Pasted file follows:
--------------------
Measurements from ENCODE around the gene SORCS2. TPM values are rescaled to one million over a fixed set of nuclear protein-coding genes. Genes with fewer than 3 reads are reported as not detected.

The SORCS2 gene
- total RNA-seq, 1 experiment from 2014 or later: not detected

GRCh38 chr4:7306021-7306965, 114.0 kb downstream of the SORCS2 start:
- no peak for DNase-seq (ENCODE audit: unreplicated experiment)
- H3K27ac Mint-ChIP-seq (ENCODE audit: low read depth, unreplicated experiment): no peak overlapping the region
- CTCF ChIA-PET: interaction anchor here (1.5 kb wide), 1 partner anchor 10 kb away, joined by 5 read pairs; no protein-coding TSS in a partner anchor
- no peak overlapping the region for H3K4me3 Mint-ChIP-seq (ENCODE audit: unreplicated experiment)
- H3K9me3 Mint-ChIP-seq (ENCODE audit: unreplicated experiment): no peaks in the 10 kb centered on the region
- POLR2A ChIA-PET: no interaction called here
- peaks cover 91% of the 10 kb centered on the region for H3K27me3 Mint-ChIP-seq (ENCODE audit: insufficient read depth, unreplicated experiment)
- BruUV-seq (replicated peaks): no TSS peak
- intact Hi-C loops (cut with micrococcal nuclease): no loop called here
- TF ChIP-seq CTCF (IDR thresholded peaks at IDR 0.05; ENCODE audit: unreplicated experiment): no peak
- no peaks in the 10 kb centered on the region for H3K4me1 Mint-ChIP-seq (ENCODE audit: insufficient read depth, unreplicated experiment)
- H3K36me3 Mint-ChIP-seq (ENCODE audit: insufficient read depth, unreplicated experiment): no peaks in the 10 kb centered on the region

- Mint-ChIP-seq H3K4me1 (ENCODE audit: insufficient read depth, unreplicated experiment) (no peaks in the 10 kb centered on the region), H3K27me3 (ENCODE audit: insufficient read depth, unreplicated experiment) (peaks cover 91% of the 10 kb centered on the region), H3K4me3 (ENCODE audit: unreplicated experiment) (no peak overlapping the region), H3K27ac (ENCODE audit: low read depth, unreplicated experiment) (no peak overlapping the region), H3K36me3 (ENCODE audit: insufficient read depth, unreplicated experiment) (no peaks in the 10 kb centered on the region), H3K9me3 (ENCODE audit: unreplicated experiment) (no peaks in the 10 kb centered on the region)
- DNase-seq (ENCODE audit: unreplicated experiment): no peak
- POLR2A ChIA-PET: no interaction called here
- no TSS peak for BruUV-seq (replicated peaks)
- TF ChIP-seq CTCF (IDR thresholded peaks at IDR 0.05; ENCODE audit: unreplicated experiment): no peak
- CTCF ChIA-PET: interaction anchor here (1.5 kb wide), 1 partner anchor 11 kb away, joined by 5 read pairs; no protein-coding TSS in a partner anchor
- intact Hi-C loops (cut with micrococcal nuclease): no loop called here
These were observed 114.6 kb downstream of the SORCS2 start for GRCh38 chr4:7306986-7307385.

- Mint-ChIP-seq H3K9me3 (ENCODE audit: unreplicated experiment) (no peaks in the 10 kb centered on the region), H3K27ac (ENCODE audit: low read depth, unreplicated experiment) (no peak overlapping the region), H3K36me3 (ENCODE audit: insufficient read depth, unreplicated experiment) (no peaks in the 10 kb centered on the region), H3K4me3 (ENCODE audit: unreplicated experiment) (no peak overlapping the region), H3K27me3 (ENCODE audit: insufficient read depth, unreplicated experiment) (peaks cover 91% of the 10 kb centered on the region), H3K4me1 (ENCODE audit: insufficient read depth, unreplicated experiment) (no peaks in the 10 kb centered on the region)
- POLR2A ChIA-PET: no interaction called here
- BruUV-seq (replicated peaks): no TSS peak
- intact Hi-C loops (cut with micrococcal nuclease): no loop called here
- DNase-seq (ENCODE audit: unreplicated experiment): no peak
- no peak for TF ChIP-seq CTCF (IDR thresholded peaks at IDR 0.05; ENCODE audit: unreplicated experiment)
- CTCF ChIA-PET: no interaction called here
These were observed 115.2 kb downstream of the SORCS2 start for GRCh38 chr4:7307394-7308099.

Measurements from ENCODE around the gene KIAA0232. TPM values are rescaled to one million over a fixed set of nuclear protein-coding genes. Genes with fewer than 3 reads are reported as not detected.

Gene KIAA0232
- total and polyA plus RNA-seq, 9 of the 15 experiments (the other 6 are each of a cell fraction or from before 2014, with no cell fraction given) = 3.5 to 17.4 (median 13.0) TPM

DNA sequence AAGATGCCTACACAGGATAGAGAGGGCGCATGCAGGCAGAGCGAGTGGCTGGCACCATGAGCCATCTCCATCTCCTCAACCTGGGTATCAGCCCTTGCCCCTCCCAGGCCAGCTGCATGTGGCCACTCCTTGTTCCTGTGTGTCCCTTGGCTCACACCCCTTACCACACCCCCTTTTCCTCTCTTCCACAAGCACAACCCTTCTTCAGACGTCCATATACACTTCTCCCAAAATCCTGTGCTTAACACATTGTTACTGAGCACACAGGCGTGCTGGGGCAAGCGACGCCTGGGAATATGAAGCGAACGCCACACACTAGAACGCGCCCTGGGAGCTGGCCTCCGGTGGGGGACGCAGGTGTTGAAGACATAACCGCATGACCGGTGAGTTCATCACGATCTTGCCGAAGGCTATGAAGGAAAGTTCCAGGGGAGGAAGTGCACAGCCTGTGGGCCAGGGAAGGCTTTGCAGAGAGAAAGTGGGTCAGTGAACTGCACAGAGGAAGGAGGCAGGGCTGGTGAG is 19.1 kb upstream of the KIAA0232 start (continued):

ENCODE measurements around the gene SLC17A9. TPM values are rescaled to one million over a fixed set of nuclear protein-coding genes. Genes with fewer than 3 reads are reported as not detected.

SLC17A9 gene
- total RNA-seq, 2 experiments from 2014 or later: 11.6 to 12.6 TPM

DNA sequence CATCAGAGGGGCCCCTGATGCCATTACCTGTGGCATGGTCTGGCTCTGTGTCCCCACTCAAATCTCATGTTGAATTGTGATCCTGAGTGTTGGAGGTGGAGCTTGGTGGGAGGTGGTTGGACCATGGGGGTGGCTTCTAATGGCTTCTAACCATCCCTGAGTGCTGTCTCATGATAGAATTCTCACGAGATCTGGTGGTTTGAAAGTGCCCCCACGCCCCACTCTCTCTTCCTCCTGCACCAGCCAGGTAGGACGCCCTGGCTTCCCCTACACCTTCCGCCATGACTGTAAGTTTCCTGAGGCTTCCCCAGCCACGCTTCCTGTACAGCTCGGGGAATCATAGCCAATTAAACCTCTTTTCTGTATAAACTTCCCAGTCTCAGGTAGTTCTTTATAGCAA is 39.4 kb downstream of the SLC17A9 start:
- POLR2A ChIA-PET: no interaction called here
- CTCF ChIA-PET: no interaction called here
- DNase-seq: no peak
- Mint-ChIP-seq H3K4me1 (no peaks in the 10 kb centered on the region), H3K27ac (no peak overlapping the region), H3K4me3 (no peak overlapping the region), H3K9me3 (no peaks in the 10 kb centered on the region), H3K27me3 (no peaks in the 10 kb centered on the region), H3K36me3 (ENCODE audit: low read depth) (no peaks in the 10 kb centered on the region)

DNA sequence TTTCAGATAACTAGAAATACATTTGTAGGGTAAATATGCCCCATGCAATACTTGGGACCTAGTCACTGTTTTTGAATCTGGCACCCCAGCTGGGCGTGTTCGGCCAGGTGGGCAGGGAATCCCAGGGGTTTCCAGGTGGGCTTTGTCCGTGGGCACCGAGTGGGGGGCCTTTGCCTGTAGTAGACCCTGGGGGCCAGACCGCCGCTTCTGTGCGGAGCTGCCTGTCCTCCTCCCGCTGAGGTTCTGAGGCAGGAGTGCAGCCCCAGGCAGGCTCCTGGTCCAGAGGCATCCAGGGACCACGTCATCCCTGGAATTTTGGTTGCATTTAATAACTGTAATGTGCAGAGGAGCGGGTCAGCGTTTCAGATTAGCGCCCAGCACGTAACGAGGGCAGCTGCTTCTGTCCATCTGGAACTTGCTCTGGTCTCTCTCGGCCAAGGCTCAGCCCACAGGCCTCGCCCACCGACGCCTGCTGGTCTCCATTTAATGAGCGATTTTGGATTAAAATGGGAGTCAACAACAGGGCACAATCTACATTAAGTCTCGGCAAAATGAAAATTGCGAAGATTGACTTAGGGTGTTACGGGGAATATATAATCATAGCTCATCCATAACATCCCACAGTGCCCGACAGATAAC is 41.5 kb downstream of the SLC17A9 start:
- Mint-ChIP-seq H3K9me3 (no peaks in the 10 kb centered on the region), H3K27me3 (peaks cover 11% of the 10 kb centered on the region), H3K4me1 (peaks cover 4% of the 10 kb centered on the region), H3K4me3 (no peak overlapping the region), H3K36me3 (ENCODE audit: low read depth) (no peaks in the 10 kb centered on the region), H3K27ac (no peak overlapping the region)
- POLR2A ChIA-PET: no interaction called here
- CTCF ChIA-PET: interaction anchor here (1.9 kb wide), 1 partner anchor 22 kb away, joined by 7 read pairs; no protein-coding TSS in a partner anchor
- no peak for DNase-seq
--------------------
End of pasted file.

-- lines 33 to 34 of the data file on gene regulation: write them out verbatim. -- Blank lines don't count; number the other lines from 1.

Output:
Measurements from ENCODE around the gene KIAA0232. TPM values are rescaled to one million over a fixed set of nuclear protein-coding genes. Genes with fewer than 3 reads are reported as not detected.

Gene KIAA0232